Anna Makosa, a senior associate at law firm VDB Loi, said there will likely be no hit to foreign investment so long as “no draconian enforcement regime is implemented”.
“Workers of any flavour will only really be affected if the enforcement regime is changed. It’s worth mentioning that the draft specifically excludes UN employees, UN agency employees, and their family members, which would lessen the burden on such workers,” she said.
Others who spoke with The Myanmar Times were less optimistic, and questioned the exigency of putting into effect new laws with the hope that they will not be systematically enforced.
“Such restrictions and surveillance are menacing measures, and against the usual climate in Myanmar of harassments, arbitrary arrests and a denial of due process due to an ineffective judiciary, they exceed what is permissible under Myanmar’s international law obligations,” said Vani Sathisan, an independent legal expert who has lived in Myanmar for three years working on international human rights law.
“The NLD government must be mindful of the vital role these journalists and human right activists have played in ensuring that they come to power and end a backsliding of human rights,” she added.
Both the laws have been put forward by a ministry under the control of the civilian elected, NLD-back government.
The Immigration Department said it has been working on retooling the law concerning foreigners since 2012, and has now submitted the draft to parliament’s joint bill committee.
“The previous law published in 1948 is already old and not suitable for the current situation. So, we changed the terms and also the penalties to be more in line with the modern climate,” said Daw Aye Aye Thein, director of the Immigration Department.
Regarding the travel restrictions in the draft bill, Daw Aye Aye Thein said the permission requirement follows international standards, and added that other countries in the region, such as Thailand, have similar provisions.
“I don’t think it is a burden [for foreigners] to have to report when they travel,” she said.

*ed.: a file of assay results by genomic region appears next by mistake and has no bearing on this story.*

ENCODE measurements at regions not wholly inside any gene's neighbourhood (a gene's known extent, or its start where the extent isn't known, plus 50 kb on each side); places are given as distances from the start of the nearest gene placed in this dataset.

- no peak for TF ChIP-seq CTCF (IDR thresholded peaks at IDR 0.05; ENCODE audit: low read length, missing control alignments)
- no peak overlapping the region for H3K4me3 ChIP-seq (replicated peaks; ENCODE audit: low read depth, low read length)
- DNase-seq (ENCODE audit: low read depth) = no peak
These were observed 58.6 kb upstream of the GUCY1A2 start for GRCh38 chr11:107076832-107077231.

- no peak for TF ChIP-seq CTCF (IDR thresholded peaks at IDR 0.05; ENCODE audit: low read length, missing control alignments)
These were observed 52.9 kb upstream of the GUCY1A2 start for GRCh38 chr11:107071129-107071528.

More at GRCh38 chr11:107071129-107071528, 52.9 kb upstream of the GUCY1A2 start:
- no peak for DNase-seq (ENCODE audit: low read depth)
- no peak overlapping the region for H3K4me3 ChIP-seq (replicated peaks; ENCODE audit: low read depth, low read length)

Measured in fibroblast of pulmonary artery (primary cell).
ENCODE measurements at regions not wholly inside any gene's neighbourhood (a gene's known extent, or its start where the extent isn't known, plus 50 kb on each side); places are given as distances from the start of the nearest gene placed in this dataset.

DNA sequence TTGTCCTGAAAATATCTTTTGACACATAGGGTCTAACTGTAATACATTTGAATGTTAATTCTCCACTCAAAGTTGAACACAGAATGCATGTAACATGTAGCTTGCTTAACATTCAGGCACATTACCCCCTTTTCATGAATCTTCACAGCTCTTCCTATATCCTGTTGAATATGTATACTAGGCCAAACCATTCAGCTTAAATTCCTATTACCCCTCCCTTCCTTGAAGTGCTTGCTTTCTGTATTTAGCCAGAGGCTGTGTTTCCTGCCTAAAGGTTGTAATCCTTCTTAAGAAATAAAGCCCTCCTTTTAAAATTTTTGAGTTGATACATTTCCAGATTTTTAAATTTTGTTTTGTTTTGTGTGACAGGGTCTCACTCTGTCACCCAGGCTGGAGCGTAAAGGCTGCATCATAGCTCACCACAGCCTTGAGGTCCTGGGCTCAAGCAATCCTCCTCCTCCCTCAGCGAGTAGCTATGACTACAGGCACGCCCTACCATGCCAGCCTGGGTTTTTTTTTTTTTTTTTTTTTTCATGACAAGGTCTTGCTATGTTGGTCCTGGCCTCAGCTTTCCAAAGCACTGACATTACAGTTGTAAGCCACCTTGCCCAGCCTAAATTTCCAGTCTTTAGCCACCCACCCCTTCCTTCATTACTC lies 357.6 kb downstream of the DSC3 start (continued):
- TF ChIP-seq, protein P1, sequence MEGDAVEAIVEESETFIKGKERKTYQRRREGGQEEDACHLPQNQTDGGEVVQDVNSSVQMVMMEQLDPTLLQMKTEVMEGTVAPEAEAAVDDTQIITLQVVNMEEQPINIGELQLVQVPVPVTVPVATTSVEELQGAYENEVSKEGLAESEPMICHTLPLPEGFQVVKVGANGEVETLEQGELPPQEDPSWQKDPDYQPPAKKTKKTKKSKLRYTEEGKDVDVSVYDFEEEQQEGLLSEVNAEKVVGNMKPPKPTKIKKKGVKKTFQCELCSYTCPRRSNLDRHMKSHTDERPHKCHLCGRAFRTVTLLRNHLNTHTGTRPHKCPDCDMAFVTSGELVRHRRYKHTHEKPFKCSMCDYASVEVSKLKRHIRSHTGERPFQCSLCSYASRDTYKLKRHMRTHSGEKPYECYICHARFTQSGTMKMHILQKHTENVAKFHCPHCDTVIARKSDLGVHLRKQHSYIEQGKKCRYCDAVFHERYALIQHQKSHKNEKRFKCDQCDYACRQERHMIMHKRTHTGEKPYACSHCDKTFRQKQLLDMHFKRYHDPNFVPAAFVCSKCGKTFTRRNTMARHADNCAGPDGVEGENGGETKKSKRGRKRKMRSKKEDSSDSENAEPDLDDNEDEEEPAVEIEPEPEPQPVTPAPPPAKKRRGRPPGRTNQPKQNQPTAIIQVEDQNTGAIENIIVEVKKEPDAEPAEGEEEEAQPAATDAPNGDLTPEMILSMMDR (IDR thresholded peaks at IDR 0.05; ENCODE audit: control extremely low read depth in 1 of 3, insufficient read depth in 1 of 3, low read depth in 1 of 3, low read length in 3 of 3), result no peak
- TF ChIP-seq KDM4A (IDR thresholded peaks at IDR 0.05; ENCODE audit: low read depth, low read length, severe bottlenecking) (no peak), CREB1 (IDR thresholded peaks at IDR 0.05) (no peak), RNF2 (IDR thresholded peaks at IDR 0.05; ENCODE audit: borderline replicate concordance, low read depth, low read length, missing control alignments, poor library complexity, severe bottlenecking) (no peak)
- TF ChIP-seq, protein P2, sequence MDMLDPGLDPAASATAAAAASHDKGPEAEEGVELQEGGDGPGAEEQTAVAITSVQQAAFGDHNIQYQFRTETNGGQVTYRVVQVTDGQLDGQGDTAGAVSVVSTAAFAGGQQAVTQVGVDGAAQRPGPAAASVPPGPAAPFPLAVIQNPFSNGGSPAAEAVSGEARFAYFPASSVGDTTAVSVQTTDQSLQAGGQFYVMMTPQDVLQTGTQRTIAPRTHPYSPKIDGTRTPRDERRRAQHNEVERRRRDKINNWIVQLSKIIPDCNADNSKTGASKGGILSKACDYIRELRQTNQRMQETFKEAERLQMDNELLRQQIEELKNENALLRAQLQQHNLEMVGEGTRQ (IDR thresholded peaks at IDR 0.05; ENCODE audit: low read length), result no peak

The other draft law, the Foreign Worker Law Act, has been in the drafting stage since 2006, said Nyunt Win, deputy director general of the factory and general labour law department. He said a version was submitted to the government last December for review.
“The purpose is in order to be able to control the foreign workers in the country and also to have a list of them,” he said.
When asked if he thought the legislation might have an impact on foreign investment, he said if anything it could stand to increase the number of responsible investors.
“If they really understand this law, they know it will be better for foreign investors,” he said.
If approved in its current state, the law would require all non-Myanmar citizens working in the country to leave every four years and reapply for work permits from abroad.
“This law is in line with international standards,” he said.
Daw Phyu Phyu Zin, a programme and communications officer at the Myanmar Centre for Responsible Business, said she has some concerns about the draft, but is waiting to see what parliament does with it following a review and debate.
“My major concern is that according to these laws, if a foreigner violates any part of it, he or she may be arrested anywhere without the need for a warrant. My worry is that this may harm the country’s human rights record,” she said.